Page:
After WWII, Brucker remained in the United States Army. He served until 1949 as a member of the Counter-Intelligence Corps in Germany until reassignment to the 505th Parachute Infantry Regiment, 82nd Airborne Division at Fort Bragg, NC. In 1952, Brucker was recruited for United States Army Special Forces. As a pioneer in Special Forces, he conducted escape and evasion courses and was an original member of the 10th Special Forces Group in Germany . He later served with the 77th Special Forces Group at Fort Bragg and was an instructor for the SF qualification or “Q” course. In 1959, Brucker participated in Operation HOT FOOT in Laos, later renamed Operation WHITE STAR. Brucker’s greatest contribution to Special Forces has a lasting legacy. While at Fort Bragg, before the 10th SFG went to Germany. He and fellow SFer Captain Roger Pezzelle ordered the first batch of green berets for local use. Eventually the entire Special Forces branch adopted this beret as their distinctive headgear, earning them the popular nickname of “Green Berets.” After 20 years of service to the Army, Brucker retired as a Major. In the mid 1960’s Brucker served on behalf of USAID in Vietnam. He then became the second president of the Special Forces Association (D131), and his wife served as the SFA Secretary for more than 20 years.

Brucker lived in Fayetteville for nearly fifty years. His wife of forty years, the former Lieselotte Löwe of Germany, passed away in 1989. He is survived by his son Richard, daughter-in-law Elaine, and grandchildren Eric and Samantha, all of Fayetteville. A viewing was 19 March in Rogers and Breece Funeral Home. Funeral Services were be held at the same location on 20 March.

   
Other Comments:
Brucker’s greatest contribution to Special Forces has a lasting legacy. While at Fort Bragg, before the 10th SFG went to Germany. He and fellow SFer Captain Roger Pezzelle ordered the first batch of green berets for local use. Eventually the entire Special Forces branch adopted this beret as their distinctive headgear, earning them the popular nickname of “Green Berets.”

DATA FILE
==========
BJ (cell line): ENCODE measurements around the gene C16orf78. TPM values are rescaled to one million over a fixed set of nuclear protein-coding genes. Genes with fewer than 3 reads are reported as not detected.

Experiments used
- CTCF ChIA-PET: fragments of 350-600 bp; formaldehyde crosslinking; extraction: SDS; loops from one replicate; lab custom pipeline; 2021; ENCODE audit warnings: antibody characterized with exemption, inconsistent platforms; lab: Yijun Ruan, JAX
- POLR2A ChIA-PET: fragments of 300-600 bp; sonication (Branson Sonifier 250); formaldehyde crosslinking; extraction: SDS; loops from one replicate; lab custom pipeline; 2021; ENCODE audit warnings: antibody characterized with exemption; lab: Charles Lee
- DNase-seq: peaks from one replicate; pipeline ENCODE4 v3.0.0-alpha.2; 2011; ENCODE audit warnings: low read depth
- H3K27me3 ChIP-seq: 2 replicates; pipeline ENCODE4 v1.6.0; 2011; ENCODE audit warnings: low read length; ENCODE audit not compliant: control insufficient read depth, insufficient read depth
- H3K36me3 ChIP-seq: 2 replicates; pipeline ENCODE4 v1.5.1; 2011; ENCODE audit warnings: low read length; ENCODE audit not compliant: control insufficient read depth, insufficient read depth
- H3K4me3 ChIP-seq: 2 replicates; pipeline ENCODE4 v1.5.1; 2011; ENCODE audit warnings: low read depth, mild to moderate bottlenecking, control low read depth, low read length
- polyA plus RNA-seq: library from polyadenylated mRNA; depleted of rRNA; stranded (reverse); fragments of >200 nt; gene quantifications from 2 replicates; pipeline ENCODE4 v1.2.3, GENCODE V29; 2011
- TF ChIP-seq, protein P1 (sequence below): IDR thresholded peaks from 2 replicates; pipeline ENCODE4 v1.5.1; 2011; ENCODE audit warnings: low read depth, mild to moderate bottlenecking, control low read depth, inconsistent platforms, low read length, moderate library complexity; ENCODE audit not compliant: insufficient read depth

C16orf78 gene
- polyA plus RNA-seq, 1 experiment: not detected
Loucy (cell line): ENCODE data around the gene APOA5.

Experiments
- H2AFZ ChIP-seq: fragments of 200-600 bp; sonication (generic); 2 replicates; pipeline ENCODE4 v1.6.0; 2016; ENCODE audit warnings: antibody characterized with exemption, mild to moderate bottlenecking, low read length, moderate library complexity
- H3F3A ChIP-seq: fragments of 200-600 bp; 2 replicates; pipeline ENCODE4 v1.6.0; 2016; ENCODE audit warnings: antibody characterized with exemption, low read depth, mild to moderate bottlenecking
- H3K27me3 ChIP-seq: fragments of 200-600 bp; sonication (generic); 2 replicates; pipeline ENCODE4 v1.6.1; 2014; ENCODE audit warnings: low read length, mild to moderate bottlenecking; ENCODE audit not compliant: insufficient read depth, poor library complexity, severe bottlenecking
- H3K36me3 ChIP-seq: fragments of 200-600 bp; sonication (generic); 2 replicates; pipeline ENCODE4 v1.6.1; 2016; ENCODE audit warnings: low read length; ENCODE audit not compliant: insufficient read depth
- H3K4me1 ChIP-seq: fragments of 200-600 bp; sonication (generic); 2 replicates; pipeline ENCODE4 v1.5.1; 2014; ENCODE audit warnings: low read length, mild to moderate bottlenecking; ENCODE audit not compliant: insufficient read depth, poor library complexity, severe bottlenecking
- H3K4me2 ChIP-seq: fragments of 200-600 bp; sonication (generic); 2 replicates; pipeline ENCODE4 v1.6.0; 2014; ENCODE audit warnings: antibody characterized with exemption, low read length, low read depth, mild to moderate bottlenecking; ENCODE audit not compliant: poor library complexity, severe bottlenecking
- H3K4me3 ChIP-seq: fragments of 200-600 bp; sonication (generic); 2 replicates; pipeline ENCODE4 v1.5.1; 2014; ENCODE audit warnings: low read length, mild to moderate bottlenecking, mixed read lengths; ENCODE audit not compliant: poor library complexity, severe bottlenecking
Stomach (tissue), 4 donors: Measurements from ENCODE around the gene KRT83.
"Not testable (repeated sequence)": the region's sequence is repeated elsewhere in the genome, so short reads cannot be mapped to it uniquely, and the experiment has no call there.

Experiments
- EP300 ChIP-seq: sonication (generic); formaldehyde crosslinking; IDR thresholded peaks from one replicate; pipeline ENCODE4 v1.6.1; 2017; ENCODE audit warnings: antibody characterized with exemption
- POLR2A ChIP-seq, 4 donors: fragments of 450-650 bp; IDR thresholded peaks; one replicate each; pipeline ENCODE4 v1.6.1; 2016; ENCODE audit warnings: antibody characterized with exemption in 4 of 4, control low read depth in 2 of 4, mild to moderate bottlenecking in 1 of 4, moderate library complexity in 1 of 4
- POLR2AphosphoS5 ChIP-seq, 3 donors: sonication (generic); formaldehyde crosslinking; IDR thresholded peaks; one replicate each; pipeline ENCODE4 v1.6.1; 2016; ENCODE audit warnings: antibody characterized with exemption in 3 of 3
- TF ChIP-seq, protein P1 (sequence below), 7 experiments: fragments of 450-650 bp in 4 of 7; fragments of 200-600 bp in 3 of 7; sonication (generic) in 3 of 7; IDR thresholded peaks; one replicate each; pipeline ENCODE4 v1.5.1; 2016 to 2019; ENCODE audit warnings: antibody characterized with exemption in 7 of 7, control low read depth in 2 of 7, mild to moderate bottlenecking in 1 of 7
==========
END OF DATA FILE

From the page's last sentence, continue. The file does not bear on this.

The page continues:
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 Ribbon Bar

Combat Infantryman 1st Award
Master Parachutist (2 Combat Jumps)

 
 Unit Assignments
Office of Strategic Services2671st Special Reconnaissance Battalion, Provisional(Separate), OSS Operational GroupsMilitary Intelligence Units505th Infantry Regiment (Airborne)
10th Special Forces Group (Airborne)77th Special Forces Group7th Special Forces Group (Airborne)
  1942-1944, 1542, Office of Strategic Services
  1944-1945, 1542, Company A, 2671st Special Reconnaissance Battalion, Provisional(Separate)
  1945-1949, 9666, 441st Counterintelligence Corps Detachment
  1950-1952, 1542, 1st Battalion, 505th Infantry Regiment (Airborne)
  1952-1955, 1542, 10th Special Forces Group (Airborne)
  1955-1957, 1542, 77th Special Forces Group
  1958-1962, 1542, 7th Special Forces Group (Airborne)
 Combat and Non-Combat Operations
  1944-1944 Operation Jedburgh
  1945-1945 WWII - Asiatic-Pacific Theater/Surrender of Japan
  1968-1968 Vietnam War/Tet Counteroffensive Campaign (1968)